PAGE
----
Heat a deep fat fryer to 160°C, fry the eggs until golden brown, drain and serve them immediately.

Partridge, Prune and Smoked Streaky Bacon Sausages

  • 1 whole partridge
  • 100g Cumberland sausage meat
  • 50g prunes, chopped and soaked in 2 tables spoons of Armagnac
  • 2 tbs chopped mixed soft herbs, parsley, chervil and chives
  • 1 banana shallot, finely diced
  • 1tbs olive oil
  • Salt and freshly ground black pepper
  • 8 rashers of smoked streaky bacon

Preheat the oven to 180 °C. Season the partridge and rub the oil over the bird. Roast it in the preheated oven for 20 minutes, leave to rest and flake the leg and breast meat.

Mix the cooked partridge with the soaked prunes, sausage meat, shallots and chopped shallots, season to taste.

Shape 25g  sausages and wrap one slice of smoked streaky bacon around each sausage.

Cook the sausages in the preheated oven for 12 - 15 minutes. Serve immediately.

To Serve:

Cut a generous slice of the terrine and garnish it with mixed cress. Place the rabbit rillette on the plate along with the venison scotch egg and the partridge sausages. Serve with a jar of home made piccalilli.

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14 Comments to “A Tasting of Game”

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  1. Jane Spence says:

    We went to the British Larder and had this game platter the other night – it was absolutely fantastic. Living in Suffolk, we eat a lot of game but this could not have been more imaginatively or more deliciously prepared, nor more creatively and attractively served. The main course and the puds were delicious too. As Claire said, eat your heart out Cafe Anglais and Arbutus. You’re good – but Madi is snapping at your heels. And your laurels!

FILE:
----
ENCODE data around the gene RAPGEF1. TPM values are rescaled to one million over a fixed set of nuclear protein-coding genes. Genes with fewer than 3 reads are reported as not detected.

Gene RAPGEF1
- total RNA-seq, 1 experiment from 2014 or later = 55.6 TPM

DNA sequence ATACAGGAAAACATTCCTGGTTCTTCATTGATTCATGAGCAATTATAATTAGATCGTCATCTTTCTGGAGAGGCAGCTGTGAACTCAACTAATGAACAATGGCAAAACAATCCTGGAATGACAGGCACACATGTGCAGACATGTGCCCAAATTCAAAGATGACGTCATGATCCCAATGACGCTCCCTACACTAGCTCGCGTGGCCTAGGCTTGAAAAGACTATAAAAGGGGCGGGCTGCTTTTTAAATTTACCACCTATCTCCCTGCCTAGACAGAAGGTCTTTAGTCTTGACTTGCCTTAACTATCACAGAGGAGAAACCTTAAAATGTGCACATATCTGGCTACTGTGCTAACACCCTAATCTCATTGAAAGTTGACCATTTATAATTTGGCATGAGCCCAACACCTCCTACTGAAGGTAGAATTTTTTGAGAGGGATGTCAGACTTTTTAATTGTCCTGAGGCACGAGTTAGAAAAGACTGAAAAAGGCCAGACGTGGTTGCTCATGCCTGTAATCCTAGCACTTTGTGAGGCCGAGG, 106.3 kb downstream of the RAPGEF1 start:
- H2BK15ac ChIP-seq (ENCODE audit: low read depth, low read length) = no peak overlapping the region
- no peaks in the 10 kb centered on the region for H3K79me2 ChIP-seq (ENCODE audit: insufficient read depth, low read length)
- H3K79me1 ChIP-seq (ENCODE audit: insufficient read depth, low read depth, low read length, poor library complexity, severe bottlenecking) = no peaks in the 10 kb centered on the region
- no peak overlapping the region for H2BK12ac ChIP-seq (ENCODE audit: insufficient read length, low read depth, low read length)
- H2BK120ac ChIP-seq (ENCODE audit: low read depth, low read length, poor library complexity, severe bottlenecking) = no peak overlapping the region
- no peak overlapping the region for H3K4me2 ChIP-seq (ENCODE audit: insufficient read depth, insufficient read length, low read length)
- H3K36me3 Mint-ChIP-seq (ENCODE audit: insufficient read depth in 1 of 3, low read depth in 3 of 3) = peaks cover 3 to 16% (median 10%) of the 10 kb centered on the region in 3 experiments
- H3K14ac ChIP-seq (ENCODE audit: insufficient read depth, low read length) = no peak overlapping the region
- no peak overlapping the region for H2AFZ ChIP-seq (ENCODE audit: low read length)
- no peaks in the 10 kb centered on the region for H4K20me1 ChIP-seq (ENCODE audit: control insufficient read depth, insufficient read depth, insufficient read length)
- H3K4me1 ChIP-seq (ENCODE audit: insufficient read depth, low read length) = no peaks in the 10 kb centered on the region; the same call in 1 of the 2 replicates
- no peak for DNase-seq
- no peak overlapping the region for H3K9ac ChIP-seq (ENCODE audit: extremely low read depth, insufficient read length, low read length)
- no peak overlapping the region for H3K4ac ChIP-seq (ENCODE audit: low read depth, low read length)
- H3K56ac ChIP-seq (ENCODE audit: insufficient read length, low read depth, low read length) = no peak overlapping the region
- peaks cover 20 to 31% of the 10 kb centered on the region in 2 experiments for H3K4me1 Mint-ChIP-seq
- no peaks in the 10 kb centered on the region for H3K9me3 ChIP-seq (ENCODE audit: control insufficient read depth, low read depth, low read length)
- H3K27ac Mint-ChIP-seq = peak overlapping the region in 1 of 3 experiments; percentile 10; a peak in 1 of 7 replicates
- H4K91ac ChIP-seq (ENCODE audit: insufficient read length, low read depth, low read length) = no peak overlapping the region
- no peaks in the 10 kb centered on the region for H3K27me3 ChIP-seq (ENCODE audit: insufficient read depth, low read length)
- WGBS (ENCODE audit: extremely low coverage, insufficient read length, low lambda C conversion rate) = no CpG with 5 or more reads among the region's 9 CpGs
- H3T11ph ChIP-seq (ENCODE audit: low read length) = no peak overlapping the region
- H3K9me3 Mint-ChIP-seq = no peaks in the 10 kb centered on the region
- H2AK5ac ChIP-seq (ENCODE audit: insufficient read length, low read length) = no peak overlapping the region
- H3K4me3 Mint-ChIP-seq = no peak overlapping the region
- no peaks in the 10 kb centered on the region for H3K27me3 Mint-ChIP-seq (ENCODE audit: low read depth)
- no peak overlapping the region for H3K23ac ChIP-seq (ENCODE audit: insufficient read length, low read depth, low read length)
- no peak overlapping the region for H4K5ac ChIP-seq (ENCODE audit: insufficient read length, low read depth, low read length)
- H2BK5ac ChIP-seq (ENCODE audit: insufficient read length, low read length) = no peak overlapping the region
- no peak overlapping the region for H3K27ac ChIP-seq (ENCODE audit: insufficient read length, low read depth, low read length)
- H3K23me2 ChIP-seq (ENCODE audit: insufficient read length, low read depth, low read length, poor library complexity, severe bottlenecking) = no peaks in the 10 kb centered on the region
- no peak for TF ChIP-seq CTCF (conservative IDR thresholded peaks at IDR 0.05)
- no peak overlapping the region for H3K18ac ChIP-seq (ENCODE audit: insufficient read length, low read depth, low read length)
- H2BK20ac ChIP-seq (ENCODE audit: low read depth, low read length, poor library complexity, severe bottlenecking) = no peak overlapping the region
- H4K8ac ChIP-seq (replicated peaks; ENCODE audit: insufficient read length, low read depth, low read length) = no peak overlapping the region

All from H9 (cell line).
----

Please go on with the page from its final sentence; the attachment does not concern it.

PS The chickpea and pomegranite salad was amazing too so it is not just the fine ingredients that get the madi Magic….

  2. Danny Hardy says:

    Maddy and Ross, hi to you both,
    Just want to say that the website is a real triumph, and knowing the skill of you both I bet the restaurant is as well. I really enjoy the emails and recapies and am building up a nice little bank to try out when I am well enough.
    Being in Oxfordshire you are not just down the road for us, but when I have had all my radiotherapy we intend to make the pilgrimage to the british larder next year.
    Good luck with it all, and god willing I will be making a booking next year(if we can get in that is)


  3. mike says:

    I once wrote panko breadcrumbs & a Japanese girl told me ”panko means breadcrumbs. You have written breadcrumbs breadcrumbs” Well now so have you – the finished plate looks good though, Mike

  4. Hendrik says:

    Wow this looks/sounds amazing! One day I’ll give a shot at making one of these components, probably the egg.
    It’s a shame there isn’t a restaurant near me serving the sort of food you make.